The key to all of this can be found in the gatsby-starter-blog repository. I suspected that the infrastructure in this starter blog was almost exactly what I needed, and my hunch turned out to be correct. However, the starter blog meshes this infrastructure with a lot of their own UI cruft, which I did not need. My task thus become separating out the necessary blogging components from the UI components and then incorporating the blogging components into my own website and rebuilding the UI. This process was accomplished in the following manner.

  1. Identify the files and code that would remain mostly unchanged when moved to my repository. This was the “gatsby-node.js” file (responsible for turning Markdown blog posts into GraphQL nodes) and then the GraphQL* queries themselves.
  2. Add the MarkdownRemark Gatsby plugin to my “gatsby-config.js” file. This loads the MarkdownRemark plugin and does the heavy lifting when it comes to converting Markdown posts to HTML abstract syntax trees, which can then be loaded directly into my JSX components. The MarkdownRemark plugin also had to be added via yarn to my Node dependencies list.
  3. Create the “src/templates/blog-post.js” file. This is the external template for each blog post mentioned earlier (contains things like a header and navigation bar). The template is used to bring a blog post to life.
  4. Create the “src/pages/blog.js” file. This is a centralized blog archive, a list of blog posts arranged in descending order by time. It allows for viewers to browse past blog posts. You can find this page here.
  5. Integrate a minified version of the above list into the “src/pages/index.js” file. In the home page, I wanted a small list of the 3 most recent blog posts as a subsection underneath the about section.
  6. Create the folder “content/blog”. This is where all my blog posts would go.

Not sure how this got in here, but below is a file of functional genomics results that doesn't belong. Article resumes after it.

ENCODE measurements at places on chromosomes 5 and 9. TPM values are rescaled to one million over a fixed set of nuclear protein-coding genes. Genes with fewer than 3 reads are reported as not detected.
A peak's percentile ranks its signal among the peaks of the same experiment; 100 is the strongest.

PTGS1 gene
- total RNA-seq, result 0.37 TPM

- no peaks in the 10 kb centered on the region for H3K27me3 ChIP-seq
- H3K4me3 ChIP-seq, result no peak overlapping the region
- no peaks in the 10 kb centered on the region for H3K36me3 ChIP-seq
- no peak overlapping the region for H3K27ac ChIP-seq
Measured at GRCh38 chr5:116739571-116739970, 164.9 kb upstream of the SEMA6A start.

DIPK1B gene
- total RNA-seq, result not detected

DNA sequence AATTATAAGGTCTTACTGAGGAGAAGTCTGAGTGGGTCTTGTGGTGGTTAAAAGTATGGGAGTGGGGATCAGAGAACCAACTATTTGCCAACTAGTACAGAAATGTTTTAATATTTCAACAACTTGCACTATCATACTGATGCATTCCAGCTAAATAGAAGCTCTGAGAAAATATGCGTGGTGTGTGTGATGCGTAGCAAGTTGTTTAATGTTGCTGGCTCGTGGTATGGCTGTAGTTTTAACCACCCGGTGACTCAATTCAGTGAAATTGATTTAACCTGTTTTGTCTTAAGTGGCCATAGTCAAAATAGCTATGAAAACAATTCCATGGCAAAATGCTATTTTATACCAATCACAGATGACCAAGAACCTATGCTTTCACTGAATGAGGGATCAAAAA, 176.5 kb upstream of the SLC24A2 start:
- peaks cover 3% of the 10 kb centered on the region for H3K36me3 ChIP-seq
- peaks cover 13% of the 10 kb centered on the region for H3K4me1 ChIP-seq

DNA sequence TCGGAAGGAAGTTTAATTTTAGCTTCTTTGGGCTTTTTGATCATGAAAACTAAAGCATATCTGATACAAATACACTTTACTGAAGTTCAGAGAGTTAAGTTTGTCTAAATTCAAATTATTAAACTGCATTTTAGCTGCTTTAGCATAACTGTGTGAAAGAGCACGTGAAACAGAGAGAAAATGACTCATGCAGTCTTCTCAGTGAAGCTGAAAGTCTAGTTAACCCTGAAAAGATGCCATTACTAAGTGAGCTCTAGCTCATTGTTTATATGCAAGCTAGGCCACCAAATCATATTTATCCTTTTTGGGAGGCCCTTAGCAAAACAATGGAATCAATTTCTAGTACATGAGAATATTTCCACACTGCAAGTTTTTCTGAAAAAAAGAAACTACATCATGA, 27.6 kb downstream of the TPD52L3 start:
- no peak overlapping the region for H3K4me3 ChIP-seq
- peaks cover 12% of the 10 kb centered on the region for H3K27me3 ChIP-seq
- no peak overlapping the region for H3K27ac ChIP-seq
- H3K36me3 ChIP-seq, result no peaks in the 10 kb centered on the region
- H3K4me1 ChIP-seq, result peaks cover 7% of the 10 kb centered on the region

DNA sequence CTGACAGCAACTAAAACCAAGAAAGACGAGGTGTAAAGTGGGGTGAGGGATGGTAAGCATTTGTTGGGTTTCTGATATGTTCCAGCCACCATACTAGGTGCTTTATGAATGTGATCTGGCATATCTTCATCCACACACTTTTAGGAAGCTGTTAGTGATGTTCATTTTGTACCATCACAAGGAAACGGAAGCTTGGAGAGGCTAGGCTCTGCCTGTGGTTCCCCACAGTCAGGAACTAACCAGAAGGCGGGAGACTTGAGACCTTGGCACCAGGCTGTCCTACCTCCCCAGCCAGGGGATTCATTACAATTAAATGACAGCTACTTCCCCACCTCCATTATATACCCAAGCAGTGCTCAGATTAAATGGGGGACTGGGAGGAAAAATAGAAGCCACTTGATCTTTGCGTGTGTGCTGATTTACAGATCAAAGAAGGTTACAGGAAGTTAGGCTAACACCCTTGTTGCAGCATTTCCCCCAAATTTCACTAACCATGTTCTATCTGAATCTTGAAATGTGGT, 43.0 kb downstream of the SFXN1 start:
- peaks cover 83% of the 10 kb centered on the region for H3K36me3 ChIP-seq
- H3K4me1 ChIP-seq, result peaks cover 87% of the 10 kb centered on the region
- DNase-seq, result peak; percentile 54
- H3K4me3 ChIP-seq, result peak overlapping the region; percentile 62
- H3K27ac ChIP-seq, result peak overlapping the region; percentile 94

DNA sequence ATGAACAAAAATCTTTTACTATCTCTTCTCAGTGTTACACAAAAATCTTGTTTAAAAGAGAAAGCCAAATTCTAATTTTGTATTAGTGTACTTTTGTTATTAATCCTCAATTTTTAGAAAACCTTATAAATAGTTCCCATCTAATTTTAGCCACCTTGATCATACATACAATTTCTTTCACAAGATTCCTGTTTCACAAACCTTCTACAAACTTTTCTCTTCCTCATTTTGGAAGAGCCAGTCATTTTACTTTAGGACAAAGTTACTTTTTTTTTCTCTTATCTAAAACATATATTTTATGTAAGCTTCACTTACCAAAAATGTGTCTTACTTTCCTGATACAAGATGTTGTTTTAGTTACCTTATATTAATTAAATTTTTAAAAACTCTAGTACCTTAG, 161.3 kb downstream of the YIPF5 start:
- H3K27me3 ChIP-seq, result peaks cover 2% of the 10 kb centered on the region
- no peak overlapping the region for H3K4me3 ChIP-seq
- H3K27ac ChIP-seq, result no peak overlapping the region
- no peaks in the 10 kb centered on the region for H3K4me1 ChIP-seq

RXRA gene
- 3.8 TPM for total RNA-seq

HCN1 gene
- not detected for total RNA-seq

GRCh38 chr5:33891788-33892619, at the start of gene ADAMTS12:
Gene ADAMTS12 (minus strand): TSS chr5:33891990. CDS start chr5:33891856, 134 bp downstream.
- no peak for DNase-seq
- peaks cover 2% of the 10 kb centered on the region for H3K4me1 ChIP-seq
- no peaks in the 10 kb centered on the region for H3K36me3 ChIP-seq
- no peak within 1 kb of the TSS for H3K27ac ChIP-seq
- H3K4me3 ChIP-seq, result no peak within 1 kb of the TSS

*As an aside, GraphQL is a flexible query language developed alongside React by Facebook that Gatsby incorporated into their build system. You can store data as GraphQL ‘nodes’ and then access those nodes by making queries inside JSX components. This allows for data to be transmitted effectively throughout the website; the data can come from a wide variety of sources, for example from directories or from a remote database.

With these steps completed, I had a working blog site. I then went about writing this post!

Future Plans

I am pretty satisfied with the current state of my website and blog. The basics of a blog are all present: there’s a centralized list of posts, people are able to view a condensed version of the list from the home page, and posts are tagged with a unique slug generated from their file names. Additionally, the interface is consistent across both the blog and portfolio portions of my website, and everything still remains both minimalist & modern.

There is always room for improvement however. In the future, I would like to look into:

  1. Hooking an RSS feed up to my blog so news aggregators can track posts.
  2. Adding comment sections so that anonymous users can provide feedback on blog posts. Considering using Remarkbox to do this. Done as of 12/05/2020.
  3. Enabling keyword tagging in blog posts, similar to tags in YouTube videos.
  4. Creating a search feature that searches posts by content, keywords, titles, etc.

Before tackling these updates, I hope to, foremost, continue writing blog posts in a consistent fashion. My goal is write at least one post every week or at minimum, biweekly. Since each post takes around 3-6 hours for me to write, this should be a reasonable amount of work.

Thanks for reading this (long) article. Until next time!